Vicor now has a new state-of-the-art plating line equipped with new production machines. The plating subcontractor trained Vicor's workforce. With the latest machinery, training, and vertical integration, Vicor expects their plating quality and output to be better than they had with the sub.
The efficiencies from the new factory will increase margins, capacity, and turns. All of these improvements significantly improve revenue and earnings. As this new factory approaches operating near its total capacity, economies of scale kick in big time. Gross Margins will increase from 42.6% in Q1 2022 to Vicor's long-term goal of 65%. Lead times will shrink, turns increase, and substantial dollars drop to the bottom line.
Years ago, an analyst asked Dr. Patrizio Vinciarelli, CEO, why don't you produce your products overseas? The CEO replied, "I can make them as cost-effective here." Most investors don't understand that Dr. Vinciarelli engineered his company for efficiency from when an order is entered to when the product is shipped. He was years ahead of others in keeping manufacturing in the USA.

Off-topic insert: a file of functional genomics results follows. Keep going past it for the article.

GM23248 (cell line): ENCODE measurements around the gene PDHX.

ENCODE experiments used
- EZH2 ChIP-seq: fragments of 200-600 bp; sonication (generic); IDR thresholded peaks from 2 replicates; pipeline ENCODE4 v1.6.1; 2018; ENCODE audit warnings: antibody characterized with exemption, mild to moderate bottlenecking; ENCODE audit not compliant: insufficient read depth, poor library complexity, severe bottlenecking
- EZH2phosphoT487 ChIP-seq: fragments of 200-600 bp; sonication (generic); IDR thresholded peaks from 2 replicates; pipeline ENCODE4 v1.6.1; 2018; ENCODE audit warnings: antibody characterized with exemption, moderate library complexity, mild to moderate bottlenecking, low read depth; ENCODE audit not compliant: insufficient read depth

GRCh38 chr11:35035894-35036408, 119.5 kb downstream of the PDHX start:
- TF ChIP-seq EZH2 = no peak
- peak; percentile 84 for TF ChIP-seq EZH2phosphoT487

Vicor has plans to build a second factory, and they may benefit from the CHIPS Act and associated R&D tax credits.
Vicor is a model company as they treat their employees very well, keep manufacturing in the USA, and their products reduce greenhouse gases and save energy. I am a proud Vicor shareholder.
Phil Davies, Corporate Vice President of Global Sales and Marketing, laid out Vicor's business plan at the June annual meeting. He presented their products and target markets, enabling them to grow revenues to $1,000,000,000 a year while increasing their Gross Margins to 65%. They are focused on 100 prime customers, developing new products, and increasing their engineering and manufacturing lead.
Vicor's backlog at the end of Q2 was $410,000,000 and is larger than last year's total sales. Assuming they can get the parts and materials necessary, this backlog will facilitate accelerating revenue growth. Some investors may have been concerned about the bookings decline in Q2. However, while the book-to-bill ratio was slightly below 1:1, the CEO and the Corporate VP emphatically stated that bookings were not a concern. They elaborated that in previous quarters customers accelerated orders to accommodate the long lead times.